But Brill didn’t set out to become a forager, educator, and recipe-experimenter. The New York native played chess from an early age, and when he went to college at George Washington University, he started as a pre-med student before completing a B.A. in Psychology.

By the late ‘70s, Brill said he was mounting an unsuccessful career as a chess master (he reached Class A — two levels  below master) when he began toying with cooking and recipes. A chance encounter with a group of Greek women picking wild grape leaves in a Queens park sent him into the world of foraging.

Brill began buying books on foraging and natural recipes but soon discovered the books were often not very good or simply inaccurate. So he began educating himself about the plants surrounding him in New York City parks.

Central Park

Brill was arrested for eating a dandelion in Central Park in 1986, and he said the media coverage brought his tours incredible publicity.

In 1982, Brill began leading tours to share his knowledge with others.

“Then, in 1986, I was fortunate enough to be arrested and handcuffed by undercover park rangers for eating a dandelion in Central Park,” he said. “It was great. I got so much unbelievable publicity from it.”

The attention led to numerous articles on Brill in high-profile publications, an appearance on “Late Night with David Letterman,” and ironically, a stint as a naturalist with the New York City Parks Department of Parks and Recreation.

Brill gained enough notoriety that, by the time he left the parks department in 1990, he was able to continue his career as the “Wildman” by giving private tours, publishing books, and holding other educational initiatives.

Educating Students and Adults in the New York Tri-State Area with Demonstrations and Tours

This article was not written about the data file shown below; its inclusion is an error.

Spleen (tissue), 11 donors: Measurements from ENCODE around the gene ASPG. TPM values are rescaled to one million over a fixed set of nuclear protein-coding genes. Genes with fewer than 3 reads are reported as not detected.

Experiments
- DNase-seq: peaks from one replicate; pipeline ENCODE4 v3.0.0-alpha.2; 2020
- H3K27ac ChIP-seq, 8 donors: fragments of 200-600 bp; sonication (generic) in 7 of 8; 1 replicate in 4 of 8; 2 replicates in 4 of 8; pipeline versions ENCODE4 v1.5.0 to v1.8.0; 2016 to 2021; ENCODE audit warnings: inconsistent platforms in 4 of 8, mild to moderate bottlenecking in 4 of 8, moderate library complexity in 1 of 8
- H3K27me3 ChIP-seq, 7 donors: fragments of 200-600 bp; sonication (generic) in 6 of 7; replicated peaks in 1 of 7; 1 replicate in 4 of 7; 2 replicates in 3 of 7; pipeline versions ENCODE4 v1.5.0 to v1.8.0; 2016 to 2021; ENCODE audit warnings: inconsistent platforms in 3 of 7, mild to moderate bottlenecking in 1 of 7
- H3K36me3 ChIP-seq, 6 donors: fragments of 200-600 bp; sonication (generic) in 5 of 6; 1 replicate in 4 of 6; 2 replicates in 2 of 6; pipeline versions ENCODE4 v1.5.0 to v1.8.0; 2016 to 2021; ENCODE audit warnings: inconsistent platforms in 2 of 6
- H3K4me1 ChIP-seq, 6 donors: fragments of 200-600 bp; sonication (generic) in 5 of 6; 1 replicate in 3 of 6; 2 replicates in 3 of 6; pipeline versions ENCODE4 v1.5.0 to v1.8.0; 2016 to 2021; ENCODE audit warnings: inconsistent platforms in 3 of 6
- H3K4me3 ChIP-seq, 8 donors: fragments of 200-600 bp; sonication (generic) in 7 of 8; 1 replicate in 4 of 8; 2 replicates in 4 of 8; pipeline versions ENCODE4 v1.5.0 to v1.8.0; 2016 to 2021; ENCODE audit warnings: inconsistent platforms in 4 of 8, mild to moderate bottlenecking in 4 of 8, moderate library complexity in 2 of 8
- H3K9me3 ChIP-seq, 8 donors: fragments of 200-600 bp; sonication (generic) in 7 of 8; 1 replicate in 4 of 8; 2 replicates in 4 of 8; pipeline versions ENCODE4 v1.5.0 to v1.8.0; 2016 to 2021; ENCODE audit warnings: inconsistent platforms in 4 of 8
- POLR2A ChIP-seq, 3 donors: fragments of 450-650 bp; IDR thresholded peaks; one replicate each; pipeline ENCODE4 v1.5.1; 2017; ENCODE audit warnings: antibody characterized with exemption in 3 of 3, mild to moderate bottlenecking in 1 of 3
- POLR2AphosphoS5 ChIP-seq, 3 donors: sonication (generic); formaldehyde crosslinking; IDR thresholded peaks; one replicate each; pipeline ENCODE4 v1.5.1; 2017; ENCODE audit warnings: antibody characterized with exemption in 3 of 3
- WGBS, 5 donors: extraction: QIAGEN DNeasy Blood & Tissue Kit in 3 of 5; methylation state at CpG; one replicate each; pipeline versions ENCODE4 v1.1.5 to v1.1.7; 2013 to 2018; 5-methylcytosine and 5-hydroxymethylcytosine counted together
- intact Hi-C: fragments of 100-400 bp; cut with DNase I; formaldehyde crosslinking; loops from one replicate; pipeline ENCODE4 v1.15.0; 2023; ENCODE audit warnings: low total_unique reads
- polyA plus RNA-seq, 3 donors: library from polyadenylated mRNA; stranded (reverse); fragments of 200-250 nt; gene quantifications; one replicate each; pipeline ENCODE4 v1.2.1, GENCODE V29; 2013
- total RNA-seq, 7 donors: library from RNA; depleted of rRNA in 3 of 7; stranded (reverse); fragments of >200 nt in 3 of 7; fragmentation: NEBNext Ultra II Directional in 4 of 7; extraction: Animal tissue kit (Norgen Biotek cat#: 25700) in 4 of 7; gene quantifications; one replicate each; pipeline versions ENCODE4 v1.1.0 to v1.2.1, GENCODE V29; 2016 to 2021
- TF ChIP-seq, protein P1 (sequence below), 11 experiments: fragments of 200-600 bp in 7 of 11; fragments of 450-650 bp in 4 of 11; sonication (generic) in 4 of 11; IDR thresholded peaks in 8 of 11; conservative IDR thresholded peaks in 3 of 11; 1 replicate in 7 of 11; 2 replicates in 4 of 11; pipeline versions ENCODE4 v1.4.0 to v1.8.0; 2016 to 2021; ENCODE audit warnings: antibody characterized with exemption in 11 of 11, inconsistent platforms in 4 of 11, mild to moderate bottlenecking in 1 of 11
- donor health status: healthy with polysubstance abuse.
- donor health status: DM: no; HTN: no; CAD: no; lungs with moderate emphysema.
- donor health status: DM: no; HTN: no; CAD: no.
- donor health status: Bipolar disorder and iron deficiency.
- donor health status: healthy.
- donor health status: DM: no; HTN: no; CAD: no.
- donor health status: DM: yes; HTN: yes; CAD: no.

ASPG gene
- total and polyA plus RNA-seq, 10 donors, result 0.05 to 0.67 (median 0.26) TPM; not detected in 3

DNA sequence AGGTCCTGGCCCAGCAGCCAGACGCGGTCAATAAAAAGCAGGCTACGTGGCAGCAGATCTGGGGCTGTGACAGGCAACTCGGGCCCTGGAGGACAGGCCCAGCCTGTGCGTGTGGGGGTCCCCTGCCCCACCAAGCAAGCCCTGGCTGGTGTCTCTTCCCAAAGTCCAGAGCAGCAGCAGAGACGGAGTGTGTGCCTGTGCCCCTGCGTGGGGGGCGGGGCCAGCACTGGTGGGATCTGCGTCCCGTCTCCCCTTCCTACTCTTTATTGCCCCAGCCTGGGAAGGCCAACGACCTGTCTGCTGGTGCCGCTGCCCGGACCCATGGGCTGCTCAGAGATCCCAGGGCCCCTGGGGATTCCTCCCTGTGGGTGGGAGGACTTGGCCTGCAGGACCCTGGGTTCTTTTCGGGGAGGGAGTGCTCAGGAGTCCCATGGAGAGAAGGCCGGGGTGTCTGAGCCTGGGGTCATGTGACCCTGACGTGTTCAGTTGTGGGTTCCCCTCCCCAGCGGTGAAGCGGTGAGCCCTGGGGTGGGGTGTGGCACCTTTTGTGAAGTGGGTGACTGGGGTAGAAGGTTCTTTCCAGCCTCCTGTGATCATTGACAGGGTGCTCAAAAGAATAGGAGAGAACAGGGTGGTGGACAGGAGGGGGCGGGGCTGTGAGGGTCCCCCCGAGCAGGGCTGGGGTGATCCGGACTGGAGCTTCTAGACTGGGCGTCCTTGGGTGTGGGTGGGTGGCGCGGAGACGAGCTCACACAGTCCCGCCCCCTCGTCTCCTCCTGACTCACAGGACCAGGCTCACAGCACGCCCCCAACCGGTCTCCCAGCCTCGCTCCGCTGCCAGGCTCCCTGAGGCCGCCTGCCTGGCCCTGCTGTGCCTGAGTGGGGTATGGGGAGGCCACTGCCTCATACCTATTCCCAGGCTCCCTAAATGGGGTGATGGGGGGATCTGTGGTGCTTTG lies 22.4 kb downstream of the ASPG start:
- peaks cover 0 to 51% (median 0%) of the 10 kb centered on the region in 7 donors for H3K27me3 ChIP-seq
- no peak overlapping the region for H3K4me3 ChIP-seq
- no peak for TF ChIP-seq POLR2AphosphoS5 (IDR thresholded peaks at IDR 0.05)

Brill has been giving foraging tours in New York and the surrounding areas for close to 40 years and he still discusses wild edible plants with passion.

He said even after so many years, and knowing all the best spots in the local parks, he still learns new things all the time.

“Last fall, I was doing a tour with a school group and during my lunch break, I happened to walk along a different part of a lake I’d been to thousands of times in Central Park,” he said. “There were a bunch of autumn olive bushes that I had never seen.”

Brill Giving a Tour to Children

Brill gives tours each weekend from March to December and also works with schools, libraries, teaching farms, and more.

Brill said the invasive species is very delicious, and the berries are loaded with lycopene. He speculated that his discovering a new plant in Central Park after all these years is likely attributed to a “bird pooping at just the right time.”

Brill gives tours every weekend from March to December. He said he also loves educating children and works with public schools, teaching farms, day camps, and libraries whenever he can.

He also does birthday parties.

The tour calendar on Brill’s website provides the dates, times, and locations of the currently planned tours. He said potential foragers can sign up via the website or call his phone to reserve a spot.

Brill said his tours usually highlight 10 to 20 plants that he covers in depth, including information on how to harvest the plants in an ecological manner, how to use them in the kitchen, and, if they’re medicinal, how to make home remedies with them.